"Over more than three decades, no one dared question the perversion of politics by and for Rupert Murdoch." So remarked Henry Porter in Sunday's Observer (10/7) in a discussion of the ethics and alleged criminality of journalists and editors of the high circulation tabloid Murdoch newspaper, News of the World.
Whether it has happened here or not the fact is that phone hacking is just part of the bigger ethical issue well summed-up by PM David Cameron: "the truth is, we have all been in this together – the press, politicians and leaders of all parties – and yes, that includes me."
And yes, that includes politicians in Australia who have been, and currently are, in thrall to the power of media proprietors and shock jocks; seeking to court support, in the belief that a newspaper's endorsement is one of the powerful keys to election success. The trade-off is timidity in the face of a newspaper's "policy line".
And it's all made worse here by the lack of print media diversity. Nowhere in the UK will you find the equivalent of the one paper city such as Brisbane. At least our shock jocks have competition and our public broadcaster comes close to the same audience size in many of the markets.
Beyond the confronting UK examples of alleged bribery and illegality we should be asking what systems we have in place to allow us to presume that it can't happen here. We have the same self-regulated system for adjudicating complaints about the print media. In the UK it is widely acknowledged that the Press Complaints Commission failed. There are no real sanctions here or there. Is our Press Council conflicted because of the source of its funding: the newspaper and magazine industries; and because, in its own words, 'its authority rests on the willingness of publishers and editors to respect the Council's views, to adhere voluntarily to ethical standards and to admit mistakes publicly." How do our tabloids stack up in the ethical standards department these days?
The Press Council is limited to print media. Nightly television programs masquerading as news and current affairs with their increasingly tabloid behaviour are also in need of heightened scrutiny and accountability. This is territory where many journalists are not formally required to subscribe to a code of ethics; where stalking, ambush, pursuit and cheque book journalism are common. What is their framework for interpreting the difference between "in the public interest" and "of prurient interest to the public" (as interpreted by them)? And where that interpretation has been condemned by public outcry where is the evidence of behaviour change? Sure, it goes quiet for a while, but we have no reason to be confident that the stalking and self righteous "outing" of a David Campbell equivalent will not be repeated.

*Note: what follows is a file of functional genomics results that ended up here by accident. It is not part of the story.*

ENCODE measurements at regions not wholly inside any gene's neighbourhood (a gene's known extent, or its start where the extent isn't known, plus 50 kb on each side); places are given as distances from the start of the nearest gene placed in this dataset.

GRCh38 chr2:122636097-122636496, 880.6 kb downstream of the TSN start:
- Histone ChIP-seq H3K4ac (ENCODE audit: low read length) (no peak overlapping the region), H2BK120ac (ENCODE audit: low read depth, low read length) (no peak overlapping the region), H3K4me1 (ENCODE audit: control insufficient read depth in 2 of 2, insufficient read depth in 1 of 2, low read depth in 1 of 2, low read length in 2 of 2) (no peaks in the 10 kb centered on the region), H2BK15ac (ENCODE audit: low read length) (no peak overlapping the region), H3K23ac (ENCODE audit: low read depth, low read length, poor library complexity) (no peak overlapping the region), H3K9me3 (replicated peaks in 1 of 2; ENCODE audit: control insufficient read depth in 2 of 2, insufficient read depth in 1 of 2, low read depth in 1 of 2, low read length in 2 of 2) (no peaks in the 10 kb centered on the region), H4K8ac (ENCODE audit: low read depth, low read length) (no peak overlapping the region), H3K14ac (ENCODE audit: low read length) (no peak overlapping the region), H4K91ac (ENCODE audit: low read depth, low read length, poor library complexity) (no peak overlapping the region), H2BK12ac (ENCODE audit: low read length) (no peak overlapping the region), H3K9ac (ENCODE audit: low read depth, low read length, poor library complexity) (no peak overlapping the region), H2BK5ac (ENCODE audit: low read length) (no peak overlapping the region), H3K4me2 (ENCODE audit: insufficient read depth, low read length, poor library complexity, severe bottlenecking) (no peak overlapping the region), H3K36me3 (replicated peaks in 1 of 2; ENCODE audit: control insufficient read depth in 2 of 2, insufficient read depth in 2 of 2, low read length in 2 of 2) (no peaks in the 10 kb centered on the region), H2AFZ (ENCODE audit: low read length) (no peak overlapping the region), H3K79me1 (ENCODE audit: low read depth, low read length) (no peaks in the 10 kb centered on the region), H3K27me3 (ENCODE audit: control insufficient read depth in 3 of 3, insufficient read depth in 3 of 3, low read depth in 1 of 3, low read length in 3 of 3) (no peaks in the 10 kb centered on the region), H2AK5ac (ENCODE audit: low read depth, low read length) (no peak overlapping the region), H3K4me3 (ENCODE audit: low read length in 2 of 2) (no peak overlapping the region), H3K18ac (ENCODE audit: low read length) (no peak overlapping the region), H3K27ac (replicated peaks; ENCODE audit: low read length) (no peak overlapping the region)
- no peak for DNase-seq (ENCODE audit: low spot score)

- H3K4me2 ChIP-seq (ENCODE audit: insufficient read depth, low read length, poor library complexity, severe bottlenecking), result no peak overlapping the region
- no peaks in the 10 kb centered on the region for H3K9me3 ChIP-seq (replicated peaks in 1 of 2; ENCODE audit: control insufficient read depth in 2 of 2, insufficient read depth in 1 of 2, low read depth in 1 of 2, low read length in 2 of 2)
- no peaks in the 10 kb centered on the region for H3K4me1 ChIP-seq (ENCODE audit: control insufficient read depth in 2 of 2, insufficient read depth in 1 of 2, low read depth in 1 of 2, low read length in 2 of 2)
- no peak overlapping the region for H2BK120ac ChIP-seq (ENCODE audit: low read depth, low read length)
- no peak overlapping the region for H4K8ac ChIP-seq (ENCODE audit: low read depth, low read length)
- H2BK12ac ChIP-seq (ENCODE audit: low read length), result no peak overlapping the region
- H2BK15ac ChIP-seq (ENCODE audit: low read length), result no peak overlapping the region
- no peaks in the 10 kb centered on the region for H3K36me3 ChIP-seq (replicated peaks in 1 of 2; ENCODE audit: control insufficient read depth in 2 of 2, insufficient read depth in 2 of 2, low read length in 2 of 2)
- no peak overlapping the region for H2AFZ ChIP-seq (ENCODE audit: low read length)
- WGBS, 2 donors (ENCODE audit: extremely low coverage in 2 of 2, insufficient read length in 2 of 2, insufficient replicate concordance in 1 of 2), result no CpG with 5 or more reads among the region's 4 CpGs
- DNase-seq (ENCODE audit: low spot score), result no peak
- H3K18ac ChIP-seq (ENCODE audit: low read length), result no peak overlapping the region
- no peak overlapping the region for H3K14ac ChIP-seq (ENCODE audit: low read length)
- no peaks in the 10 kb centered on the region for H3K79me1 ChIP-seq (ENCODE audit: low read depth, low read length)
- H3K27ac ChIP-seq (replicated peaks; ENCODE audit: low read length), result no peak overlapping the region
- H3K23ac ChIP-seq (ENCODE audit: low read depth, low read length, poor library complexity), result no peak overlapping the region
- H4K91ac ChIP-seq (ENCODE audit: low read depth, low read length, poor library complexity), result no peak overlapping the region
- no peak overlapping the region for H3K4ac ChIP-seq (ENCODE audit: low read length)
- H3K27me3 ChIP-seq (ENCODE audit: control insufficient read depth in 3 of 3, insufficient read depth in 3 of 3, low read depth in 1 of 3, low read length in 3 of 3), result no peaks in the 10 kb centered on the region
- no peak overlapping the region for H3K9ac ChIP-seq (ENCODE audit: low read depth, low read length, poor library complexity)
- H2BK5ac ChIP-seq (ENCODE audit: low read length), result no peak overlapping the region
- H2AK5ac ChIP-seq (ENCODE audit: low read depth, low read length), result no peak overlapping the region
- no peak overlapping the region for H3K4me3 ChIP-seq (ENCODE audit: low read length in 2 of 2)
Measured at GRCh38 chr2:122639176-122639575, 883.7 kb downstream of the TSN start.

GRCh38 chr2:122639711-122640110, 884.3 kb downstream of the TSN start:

The UK will have an enquiry into its systems' failure and a move to a new system of regulation which "must strike the balance between an individual's right to privacy and what is in the public interest."
While rules for transparency, sanctions for accountability, and registers of pecuniary interest help, when it's about tradeable power: favourable coverage for favourable decisions on media then we need something much more.
Many former and current Australian PMs and Opposition Leaders have publicly courted Rupert Murdoch with their ritual pilgrimage to worship at the Murdoch shrine on visits to the U.S. Media commentators have used this as a (perverted) measure of "success."
No Australian politician should continue this compromising practice. In NSW developers are now required to meet at government offices …no more cafes. Media proprietors should seek appointments and come to MPs' offices just like all other lobbyists. The O'Reillys always came to Parliament House to make their case. This transparency is vital for democracy.
Similarly politicians should accept that is inappropriate to cultivate personal relationships with media proprietors (and senior editors) as Tony Blair did in inviting Rupert Murdoch to spend weekends at Chequers with plenty of opportunity for private conversations away from witnesses. UK Freedom of Information requests reveal that Murdoch spoke to Blair three times in the 10 days that led up to the Iraq invasion in 2003. A coincidence of interest?
BSkyB ownership might now be lost but the issue of an extension of Murdoch's power in Australia is still a live one.Media Watch noted the extension in late June of the Australian Government's tender deadline for operation of the Australia Network? No convincing explanation was given. Equally interesting is why the power to make the decision has been taken away from Kevin Rudd and moved to the whole Cabinet? Is there any inference that collective decision-making is a greater protection against the courting of the one?
The other player in the UK scandal is the police. An Assistant Commissioner and other senior Metropolitan Police officers had regular meetings with News International staff over the last few years, including, according to FOI answers, when News International was being investigated. The same Assistant Commissioner took just a few hours to decide there was no additional evidence to justify a further investigation into phone hacking. Do they all need a lesson in conflicts of interest? It is alleged some police accepted money from media outlets for tip-offs and access to private information. I believe this happens in Australia and I made a visit to the Wood Royal Commission to outline my experience of it.
Press freedom does not mean that the press should be above the law. Politicians not media are elected to govern the country. It's so ironic that the blowtorch has been turned back onto those who have used it to destroy so many others without a second thought. Who can even imagine where the unravelling will end? But the power to inspire fear and timidity in politicians just might.
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